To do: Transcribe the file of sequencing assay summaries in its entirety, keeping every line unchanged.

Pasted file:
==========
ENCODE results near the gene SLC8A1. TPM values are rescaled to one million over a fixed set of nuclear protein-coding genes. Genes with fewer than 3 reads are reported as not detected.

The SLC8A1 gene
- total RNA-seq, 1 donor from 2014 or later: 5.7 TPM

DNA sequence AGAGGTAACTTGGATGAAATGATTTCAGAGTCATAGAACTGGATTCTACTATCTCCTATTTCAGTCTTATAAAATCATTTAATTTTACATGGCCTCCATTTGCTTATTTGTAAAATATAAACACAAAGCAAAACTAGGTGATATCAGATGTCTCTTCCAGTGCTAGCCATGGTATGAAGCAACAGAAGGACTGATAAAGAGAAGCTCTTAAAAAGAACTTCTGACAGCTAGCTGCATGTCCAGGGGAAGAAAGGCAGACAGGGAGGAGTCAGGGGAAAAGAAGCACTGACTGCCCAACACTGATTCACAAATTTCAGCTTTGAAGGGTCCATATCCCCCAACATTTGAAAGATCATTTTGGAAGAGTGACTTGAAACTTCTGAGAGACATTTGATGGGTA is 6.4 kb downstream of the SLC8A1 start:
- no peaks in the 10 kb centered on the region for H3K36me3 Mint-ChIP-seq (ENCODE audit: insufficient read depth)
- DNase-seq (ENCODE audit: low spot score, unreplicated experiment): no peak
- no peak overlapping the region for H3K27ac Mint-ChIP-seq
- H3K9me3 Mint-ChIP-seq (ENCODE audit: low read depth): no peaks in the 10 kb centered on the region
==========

ENCODE results near the gene SLC8A1. TPM values are rescaled to one million over a fixed set of nuclear protein-coding genes. Genes with fewer than 3 reads are reported as not detected.

The SLC8A1 gene
- total RNA-seq, 1 donor from 2014 or later: 5.7 TPM

DNA sequence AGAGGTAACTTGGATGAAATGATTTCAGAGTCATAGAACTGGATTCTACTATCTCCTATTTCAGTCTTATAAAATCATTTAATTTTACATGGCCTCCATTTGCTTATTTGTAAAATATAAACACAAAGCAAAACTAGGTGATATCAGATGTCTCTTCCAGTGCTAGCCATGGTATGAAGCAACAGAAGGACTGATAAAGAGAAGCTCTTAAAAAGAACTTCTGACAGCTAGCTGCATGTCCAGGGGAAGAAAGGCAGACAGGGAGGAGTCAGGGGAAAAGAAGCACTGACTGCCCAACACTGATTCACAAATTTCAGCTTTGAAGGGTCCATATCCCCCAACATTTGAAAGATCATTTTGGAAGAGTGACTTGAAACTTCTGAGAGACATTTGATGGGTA is 6.4 kb downstream of the SLC8A1 start:
- no peaks in the 10 kb centered on the region for H3K36me3 Mint-ChIP-seq (ENCODE audit: insufficient read depth)
- DNase-seq (ENCODE audit: low spot score, unreplicated experiment): no peak
- no peak overlapping the region for H3K27ac Mint-ChIP-seq
- H3K9me3 Mint-ChIP-seq (ENCODE audit: low read depth): no peaks in the 10 kb centered on the region